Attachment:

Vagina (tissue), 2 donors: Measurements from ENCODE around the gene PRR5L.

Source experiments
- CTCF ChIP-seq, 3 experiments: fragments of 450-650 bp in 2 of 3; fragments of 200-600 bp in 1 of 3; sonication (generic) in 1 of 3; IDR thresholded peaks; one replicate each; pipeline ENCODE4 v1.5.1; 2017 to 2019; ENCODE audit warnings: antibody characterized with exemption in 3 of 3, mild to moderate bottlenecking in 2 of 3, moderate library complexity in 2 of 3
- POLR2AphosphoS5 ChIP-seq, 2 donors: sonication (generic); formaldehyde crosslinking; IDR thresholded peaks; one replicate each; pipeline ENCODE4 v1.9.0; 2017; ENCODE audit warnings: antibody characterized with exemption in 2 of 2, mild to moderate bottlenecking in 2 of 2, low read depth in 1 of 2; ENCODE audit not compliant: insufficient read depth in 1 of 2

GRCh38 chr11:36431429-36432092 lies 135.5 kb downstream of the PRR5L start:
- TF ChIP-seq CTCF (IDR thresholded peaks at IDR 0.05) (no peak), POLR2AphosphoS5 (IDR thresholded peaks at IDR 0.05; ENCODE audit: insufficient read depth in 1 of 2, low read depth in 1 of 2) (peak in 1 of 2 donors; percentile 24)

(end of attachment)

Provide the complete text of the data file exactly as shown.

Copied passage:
Vagina (tissue), 2 donors: Measurements from ENCODE around the gene PRR5L.

Source experiments
- CTCF ChIP-seq, 3 experiments: fragments of 450-650 bp in 2 of 3; fragments of 200-600 bp in 1 of 3; sonication (generic) in 1 of 3; IDR thresholded peaks; one replicate each; pipeline ENCODE4 v1.5.1; 2017 to 2019; ENCODE audit warnings: antibody characterized with exemption in 3 of 3, mild to moderate bottlenecking in 2 of 3, moderate library complexity in 2 of 3
- POLR2AphosphoS5 ChIP-seq, 2 donors: sonication (generic); formaldehyde crosslinking; IDR thresholded peaks; one replicate each; pipeline ENCODE4 v1.9.0; 2017; ENCODE audit warnings: antibody characterized with exemption in 2 of 2, mild to moderate bottlenecking in 2 of 2, low read depth in 1 of 2; ENCODE audit not compliant: insufficient read depth in 1 of 2

GRCh38 chr11:36431429-36432092 lies 135.5 kb downstream of the PRR5L start:
- TF ChIP-seq CTCF (IDR thresholded peaks at IDR 0.05) (no peak), POLR2AphosphoS5 (IDR thresholded peaks at IDR 0.05; ENCODE audit: insufficient read depth in 1 of 2, low read depth in 1 of 2) (peak in 1 of 2 donors; percentile 24)